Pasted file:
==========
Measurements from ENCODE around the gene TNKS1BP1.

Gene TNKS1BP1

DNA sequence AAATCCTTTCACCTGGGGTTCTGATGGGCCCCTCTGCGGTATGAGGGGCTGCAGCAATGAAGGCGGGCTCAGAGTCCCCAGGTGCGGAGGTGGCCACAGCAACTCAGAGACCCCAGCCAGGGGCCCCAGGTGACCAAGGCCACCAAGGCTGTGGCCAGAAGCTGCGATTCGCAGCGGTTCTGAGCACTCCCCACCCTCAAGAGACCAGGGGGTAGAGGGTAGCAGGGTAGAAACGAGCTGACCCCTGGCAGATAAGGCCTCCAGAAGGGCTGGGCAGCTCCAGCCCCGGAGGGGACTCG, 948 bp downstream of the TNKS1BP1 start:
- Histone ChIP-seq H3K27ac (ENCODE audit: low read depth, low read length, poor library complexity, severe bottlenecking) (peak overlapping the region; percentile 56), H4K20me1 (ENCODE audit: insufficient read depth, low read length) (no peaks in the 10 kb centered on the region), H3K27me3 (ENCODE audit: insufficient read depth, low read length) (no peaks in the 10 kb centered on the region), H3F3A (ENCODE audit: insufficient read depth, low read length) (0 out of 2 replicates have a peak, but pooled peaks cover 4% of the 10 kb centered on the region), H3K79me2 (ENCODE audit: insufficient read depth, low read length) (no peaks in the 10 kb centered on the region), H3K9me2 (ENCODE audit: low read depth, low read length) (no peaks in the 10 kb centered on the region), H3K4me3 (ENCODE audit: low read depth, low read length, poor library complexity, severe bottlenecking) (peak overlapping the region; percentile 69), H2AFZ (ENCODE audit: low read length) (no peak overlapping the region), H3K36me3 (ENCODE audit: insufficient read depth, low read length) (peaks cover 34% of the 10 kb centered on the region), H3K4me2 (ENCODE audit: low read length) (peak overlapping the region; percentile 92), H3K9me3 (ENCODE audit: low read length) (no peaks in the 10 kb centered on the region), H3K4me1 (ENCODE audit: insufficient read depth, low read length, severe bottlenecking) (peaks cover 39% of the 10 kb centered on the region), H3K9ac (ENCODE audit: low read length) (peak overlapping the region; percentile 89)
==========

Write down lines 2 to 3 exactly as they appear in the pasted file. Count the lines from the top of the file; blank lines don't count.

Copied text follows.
Gene TNKS1BP1

DNA sequence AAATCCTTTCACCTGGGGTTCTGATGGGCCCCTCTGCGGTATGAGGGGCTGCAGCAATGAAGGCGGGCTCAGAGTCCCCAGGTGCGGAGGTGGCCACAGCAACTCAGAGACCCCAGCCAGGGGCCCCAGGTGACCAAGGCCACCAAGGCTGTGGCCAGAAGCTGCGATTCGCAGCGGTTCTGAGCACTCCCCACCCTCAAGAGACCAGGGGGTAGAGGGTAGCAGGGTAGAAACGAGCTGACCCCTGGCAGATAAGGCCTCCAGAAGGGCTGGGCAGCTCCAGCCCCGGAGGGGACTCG, 948 bp downstream of the TNKS1BP1 start: